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Snapshot

Big number: Saving the animals

A piping plover at the L Street Beach in South Boston.
A piping plover at the L Street Beach in South Boston.Jonathan Wiggs GlobeStaff//Globe Staff

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That’s how many piping plover breeding pairs were left in Massachusetts when federal officials designated the birds as threatened in 1986. Protected by the Endangered Species Act, piping plover breeding pairs now number nearly 700.

Signed by President Richard Nixon in 1973, scientists credit the Endangered Species Act with saving several species from extinction and restoring wildlife to habitats like Massachusetts’ coastal waters.

On Monday, the Trump administration announced changes to the way the landmark act is applied that would weaken the law and make it harder to protect wildlife.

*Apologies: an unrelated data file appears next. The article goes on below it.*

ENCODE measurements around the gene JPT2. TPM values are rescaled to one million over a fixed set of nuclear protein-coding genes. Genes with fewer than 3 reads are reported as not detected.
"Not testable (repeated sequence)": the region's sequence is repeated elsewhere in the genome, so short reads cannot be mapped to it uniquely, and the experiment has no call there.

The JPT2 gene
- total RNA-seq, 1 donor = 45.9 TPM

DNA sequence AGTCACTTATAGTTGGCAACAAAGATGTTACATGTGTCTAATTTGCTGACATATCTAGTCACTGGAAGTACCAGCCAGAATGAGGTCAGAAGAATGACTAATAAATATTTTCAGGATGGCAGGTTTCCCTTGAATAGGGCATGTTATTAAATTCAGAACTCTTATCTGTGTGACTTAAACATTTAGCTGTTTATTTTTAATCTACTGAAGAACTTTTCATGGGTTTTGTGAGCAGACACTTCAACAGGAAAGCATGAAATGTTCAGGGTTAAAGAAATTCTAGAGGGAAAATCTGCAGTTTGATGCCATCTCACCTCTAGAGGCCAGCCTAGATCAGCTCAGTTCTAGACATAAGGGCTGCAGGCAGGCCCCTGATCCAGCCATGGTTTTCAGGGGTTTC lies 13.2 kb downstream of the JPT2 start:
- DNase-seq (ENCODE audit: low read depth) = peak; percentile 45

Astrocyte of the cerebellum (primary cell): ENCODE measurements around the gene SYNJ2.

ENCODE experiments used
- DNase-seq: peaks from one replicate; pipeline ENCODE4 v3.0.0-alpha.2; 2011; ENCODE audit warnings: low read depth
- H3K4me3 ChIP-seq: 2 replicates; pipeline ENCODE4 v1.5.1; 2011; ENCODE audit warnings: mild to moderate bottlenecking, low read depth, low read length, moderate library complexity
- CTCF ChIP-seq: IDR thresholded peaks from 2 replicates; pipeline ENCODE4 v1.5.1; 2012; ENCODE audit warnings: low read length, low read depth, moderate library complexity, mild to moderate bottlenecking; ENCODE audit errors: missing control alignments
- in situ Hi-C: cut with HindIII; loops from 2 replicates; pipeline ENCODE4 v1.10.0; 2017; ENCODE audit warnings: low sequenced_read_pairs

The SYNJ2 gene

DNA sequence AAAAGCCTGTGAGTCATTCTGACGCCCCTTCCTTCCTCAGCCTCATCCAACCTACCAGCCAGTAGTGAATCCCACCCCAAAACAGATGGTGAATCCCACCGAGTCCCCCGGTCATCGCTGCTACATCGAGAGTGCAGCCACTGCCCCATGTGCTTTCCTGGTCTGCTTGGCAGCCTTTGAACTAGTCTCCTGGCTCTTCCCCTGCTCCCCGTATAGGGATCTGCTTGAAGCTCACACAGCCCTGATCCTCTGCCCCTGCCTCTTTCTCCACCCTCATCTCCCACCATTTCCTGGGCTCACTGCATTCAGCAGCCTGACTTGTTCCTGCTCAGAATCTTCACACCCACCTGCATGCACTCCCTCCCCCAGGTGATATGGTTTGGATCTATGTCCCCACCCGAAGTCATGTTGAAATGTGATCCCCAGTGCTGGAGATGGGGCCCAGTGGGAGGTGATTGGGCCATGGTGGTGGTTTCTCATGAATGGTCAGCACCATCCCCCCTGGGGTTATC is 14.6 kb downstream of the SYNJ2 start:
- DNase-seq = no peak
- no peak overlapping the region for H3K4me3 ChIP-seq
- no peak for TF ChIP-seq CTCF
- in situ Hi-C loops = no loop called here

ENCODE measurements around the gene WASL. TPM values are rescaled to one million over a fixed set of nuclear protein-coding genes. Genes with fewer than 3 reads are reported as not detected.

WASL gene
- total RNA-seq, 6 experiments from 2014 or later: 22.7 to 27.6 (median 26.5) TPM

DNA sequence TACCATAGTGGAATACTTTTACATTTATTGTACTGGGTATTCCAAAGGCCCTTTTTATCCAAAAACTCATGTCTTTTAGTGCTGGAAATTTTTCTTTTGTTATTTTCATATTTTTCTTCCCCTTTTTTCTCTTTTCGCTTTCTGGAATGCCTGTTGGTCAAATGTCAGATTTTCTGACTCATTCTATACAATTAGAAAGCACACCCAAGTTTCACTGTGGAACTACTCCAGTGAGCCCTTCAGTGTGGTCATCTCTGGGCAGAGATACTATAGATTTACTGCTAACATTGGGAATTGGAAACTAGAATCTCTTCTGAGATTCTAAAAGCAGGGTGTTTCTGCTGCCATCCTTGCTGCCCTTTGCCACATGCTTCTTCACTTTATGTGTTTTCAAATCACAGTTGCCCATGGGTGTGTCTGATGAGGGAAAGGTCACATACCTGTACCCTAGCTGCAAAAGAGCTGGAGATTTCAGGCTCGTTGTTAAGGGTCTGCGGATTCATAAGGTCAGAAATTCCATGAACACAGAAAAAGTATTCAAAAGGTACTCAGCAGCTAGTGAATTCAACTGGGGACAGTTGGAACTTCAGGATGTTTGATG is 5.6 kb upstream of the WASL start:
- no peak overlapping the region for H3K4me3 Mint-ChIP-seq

Under Trump’s new rules, protections for threatened species would diminish. It would be easier to remove species from the endangered list and harder for officials to factor in climate change’s effect on wildlife. The new rules make it easier for mining and development in previously protected areas.

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Aimee Ortiz can be reached at aimee.ortiz@globe.com. Follow her on twitter @aimee_ortiz.